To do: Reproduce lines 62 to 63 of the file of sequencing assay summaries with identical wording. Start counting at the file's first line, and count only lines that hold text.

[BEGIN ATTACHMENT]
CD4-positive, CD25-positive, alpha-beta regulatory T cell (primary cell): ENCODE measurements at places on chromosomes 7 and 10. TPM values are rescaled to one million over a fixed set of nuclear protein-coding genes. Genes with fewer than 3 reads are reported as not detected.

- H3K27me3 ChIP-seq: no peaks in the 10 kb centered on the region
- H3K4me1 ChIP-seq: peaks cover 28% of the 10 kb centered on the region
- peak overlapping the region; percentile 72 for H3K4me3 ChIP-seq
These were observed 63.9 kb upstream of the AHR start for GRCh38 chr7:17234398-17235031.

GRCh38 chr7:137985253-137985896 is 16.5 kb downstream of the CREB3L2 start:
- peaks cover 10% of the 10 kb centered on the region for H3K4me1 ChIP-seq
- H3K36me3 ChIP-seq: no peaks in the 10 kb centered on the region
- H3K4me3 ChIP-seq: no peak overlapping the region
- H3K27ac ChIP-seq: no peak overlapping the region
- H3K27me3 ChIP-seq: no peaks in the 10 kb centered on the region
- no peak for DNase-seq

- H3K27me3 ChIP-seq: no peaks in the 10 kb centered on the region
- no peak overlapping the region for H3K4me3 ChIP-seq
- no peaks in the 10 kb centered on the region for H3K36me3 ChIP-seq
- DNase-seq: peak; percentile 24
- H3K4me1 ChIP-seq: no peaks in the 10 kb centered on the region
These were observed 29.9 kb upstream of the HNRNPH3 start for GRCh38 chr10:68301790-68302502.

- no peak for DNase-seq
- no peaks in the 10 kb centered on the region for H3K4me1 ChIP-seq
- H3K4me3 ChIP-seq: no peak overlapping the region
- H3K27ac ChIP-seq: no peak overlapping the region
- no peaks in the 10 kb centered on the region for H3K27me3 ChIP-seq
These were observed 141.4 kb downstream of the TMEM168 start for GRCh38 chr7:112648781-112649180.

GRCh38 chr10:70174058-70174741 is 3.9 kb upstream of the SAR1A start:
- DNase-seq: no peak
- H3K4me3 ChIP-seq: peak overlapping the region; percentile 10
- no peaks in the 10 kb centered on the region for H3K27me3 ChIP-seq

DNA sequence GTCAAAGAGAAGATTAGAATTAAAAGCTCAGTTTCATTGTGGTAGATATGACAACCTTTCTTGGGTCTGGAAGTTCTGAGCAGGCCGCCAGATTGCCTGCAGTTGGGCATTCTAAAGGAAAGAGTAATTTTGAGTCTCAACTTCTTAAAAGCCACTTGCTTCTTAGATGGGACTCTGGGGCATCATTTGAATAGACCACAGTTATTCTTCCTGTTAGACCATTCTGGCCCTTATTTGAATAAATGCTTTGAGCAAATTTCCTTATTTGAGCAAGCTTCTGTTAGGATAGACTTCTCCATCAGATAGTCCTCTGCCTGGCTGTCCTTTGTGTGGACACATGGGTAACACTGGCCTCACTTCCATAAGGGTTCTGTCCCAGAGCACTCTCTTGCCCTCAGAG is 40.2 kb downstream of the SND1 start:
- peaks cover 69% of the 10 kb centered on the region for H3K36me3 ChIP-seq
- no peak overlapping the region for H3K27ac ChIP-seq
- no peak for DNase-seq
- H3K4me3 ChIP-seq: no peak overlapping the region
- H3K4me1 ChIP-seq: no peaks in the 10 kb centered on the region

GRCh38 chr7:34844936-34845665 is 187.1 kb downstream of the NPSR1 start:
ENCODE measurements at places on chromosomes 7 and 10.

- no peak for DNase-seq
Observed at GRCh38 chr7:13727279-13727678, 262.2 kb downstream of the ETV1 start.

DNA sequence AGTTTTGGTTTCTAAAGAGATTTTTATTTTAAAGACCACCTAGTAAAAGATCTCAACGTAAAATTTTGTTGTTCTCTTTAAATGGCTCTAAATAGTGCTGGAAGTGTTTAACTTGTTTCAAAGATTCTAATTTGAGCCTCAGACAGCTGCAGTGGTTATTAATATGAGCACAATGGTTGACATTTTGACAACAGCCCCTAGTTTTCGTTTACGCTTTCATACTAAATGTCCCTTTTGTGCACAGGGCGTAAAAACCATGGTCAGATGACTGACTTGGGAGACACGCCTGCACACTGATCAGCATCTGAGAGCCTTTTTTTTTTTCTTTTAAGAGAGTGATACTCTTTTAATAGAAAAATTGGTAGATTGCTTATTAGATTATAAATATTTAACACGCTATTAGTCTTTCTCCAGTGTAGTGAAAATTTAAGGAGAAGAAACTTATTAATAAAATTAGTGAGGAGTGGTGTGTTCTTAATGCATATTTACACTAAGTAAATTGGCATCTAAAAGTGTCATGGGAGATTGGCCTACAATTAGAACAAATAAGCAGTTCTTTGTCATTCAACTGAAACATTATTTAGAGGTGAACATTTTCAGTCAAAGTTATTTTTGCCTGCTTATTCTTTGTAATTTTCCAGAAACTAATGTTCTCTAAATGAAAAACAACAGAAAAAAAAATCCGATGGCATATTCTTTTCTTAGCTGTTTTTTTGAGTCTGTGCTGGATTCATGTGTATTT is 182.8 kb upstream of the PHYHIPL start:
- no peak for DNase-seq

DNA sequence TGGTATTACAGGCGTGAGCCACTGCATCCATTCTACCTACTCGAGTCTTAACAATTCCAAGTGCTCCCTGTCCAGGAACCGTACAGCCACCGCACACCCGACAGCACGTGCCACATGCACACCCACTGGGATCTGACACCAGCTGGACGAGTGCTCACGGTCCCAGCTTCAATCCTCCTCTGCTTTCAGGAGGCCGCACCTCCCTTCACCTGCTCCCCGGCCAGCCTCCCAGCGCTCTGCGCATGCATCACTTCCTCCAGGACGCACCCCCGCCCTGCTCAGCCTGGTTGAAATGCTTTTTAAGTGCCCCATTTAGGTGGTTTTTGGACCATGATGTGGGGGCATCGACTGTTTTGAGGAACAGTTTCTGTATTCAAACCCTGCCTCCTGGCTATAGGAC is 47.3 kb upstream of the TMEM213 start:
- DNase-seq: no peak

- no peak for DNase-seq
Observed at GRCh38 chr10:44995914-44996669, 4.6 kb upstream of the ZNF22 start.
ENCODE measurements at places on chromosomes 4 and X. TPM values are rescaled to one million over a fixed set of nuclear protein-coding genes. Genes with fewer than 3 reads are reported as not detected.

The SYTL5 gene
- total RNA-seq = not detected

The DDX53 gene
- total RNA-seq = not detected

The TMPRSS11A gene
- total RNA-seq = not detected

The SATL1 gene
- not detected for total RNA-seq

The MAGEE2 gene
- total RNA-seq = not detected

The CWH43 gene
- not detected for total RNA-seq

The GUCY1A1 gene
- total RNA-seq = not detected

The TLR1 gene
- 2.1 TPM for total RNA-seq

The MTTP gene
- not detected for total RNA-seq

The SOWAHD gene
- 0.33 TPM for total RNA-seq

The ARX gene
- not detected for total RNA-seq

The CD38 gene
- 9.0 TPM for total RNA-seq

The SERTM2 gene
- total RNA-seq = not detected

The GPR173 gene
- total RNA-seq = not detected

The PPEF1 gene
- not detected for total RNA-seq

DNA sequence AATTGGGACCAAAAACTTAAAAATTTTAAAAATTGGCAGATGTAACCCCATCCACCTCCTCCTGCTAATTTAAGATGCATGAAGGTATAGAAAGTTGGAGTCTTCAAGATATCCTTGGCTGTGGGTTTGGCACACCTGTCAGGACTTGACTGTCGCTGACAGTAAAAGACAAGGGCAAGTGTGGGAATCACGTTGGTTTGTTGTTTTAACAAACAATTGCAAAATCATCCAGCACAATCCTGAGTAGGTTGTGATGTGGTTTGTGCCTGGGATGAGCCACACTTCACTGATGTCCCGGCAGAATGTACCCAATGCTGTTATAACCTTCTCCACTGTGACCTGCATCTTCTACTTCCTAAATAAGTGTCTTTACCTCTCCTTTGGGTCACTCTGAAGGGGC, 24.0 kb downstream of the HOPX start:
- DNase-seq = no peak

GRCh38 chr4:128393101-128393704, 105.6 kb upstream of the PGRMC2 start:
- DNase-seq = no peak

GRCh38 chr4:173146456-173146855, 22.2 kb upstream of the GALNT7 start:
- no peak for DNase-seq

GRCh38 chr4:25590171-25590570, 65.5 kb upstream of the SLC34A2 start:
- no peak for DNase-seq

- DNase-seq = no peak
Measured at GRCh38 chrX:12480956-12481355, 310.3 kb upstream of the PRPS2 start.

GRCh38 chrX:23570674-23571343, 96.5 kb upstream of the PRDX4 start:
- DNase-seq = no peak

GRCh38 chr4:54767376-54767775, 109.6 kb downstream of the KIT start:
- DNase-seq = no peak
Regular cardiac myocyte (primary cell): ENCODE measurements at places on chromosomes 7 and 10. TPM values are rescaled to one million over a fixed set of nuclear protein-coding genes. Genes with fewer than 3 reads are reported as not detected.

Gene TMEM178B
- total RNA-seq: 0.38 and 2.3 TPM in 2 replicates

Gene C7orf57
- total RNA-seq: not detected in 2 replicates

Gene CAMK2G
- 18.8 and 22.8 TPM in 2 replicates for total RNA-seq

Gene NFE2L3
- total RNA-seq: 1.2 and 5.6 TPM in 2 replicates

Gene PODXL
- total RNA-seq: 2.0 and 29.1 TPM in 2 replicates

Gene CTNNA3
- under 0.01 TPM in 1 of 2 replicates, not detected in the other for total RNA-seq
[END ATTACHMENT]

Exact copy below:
The MTTP gene
- not detected for total RNA-seq